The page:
Marker Monday: Sandfly

This week’s #MarkerMonday highlights Sandfly, a community southeast of Savannah, created by the former slaves of nearby Wormsloe and Modena Plantations and maintained by their descendants. The earliest settlers of Sandfly made their livings modestly; the men often by fishing and crabbing and the women by cleaning nearby Isle of Hope estates. During Reconstruction in the late nineteenth century, the area became known for its tradesmen – carpenters, plasterers and bricklayers. Families in Sandfly often aided one another with building and improving their homes.

Ms. Albert Reid Ann Benton also known “Mom” Albert. Written information indicates that she is 94 years old and a resident of Sandfly. Georgia Historical Society, Lowry Axley Papers Collection, MS 35-VM01-11-09.

This emphasis on learning a trade also allowed many former slaves and their descendants to make a living in and around Savannah, by constructing buildings, creating roads or contributing their carpentry skills.

In the early twentieth century, Sandfly served as the suburban center for the streetcar system, connecting the communities of Vernonburg, Beaulieu, Montgomery, Isle of Hope, and Thunderbolt to downtown Savannah. In 1908, the causeway connecting Isle of Hope and Sandfly was used in the American Grand Prize Automobile Race. The race consisted of more than 25 miles of oiled gravel and was a part of the nation’s most prestigious automobile racing series of the era, the Vanderbilt Cup.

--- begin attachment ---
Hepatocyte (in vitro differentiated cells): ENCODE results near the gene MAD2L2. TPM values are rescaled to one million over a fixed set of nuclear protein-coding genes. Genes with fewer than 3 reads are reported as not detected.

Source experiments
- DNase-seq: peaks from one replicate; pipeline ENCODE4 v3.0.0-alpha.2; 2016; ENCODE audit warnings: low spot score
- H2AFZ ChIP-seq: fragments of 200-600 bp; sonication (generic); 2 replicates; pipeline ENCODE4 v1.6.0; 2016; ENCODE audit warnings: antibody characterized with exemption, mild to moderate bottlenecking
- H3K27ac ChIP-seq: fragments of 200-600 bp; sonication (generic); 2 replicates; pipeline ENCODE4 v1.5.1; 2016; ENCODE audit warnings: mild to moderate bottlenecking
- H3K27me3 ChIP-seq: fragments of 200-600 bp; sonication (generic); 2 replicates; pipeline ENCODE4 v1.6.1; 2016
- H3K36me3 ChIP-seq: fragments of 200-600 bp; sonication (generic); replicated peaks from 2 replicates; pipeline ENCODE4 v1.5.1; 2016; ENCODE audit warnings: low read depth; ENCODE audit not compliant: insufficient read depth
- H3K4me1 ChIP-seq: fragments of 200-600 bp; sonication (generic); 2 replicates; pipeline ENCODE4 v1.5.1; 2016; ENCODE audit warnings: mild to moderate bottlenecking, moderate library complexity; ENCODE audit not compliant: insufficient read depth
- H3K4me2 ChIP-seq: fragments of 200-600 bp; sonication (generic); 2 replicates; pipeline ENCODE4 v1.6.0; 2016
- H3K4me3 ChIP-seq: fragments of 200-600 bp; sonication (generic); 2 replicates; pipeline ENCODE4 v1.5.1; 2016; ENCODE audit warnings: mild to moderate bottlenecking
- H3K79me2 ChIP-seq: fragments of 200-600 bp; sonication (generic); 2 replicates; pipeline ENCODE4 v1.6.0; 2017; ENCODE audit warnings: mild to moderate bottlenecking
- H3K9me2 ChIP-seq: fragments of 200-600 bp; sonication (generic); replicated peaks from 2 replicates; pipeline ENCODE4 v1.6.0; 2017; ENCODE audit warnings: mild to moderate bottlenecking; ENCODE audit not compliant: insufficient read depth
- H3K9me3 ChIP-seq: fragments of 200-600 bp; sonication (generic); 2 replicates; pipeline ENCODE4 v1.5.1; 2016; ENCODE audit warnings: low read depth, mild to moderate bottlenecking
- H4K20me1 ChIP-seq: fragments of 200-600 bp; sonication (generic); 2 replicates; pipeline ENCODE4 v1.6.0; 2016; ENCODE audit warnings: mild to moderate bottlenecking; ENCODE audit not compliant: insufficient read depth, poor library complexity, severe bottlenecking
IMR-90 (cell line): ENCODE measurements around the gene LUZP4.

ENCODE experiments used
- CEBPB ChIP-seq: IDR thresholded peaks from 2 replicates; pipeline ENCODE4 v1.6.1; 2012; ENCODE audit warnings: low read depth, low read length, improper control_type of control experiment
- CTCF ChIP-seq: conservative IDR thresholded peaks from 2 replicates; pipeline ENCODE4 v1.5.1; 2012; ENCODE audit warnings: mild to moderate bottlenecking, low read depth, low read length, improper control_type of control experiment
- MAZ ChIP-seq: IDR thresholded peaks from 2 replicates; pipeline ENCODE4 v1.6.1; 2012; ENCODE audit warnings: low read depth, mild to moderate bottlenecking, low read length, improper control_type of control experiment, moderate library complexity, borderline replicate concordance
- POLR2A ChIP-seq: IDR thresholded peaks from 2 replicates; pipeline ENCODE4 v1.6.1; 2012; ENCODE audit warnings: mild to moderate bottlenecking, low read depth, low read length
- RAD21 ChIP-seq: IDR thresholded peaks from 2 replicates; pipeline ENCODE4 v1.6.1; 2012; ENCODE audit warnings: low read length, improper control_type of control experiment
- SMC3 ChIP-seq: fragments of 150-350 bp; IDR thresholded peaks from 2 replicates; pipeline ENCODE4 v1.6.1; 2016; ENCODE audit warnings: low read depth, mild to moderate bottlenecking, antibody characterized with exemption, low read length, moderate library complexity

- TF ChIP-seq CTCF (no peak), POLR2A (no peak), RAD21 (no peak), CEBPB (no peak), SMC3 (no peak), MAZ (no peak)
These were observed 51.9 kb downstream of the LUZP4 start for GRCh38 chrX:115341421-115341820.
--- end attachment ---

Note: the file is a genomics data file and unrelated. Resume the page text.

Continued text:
Today, the area is home to bustling retailers and restaurants. The central intersection of the community today is at Montgomery Crossroads and Skidaway Road, and the area is more accessible than before from all parts of Savannah, due to the Harry S. Truman Parkway, a county-maintained freeway completed in 2014.

Explore the links below to learn more about Sandfly.

GHS is proud to house Drums and Shadows: Survival Studies Among the Georgia Coastal Negroes by Georgia Writers’ Project and the Works Progress Administration, which traces the persistence of African heritage in the culture of blacks living on the Georgia coast in the 1930s.

Full Marker Text

Encounter and Exchange: A New Landscape for Freed Slaves

Georgia Conservancy’s Blueprints for Successful Communities – Sandlfy: At the Crossroads Sandfly

Moon River District

Further Reading

National Park Service. Low Country Gullah Culture Special Resource Study and Final Environmental Impact Statement. Atlanta, GA: NPS Southeast Regional Office, 2005.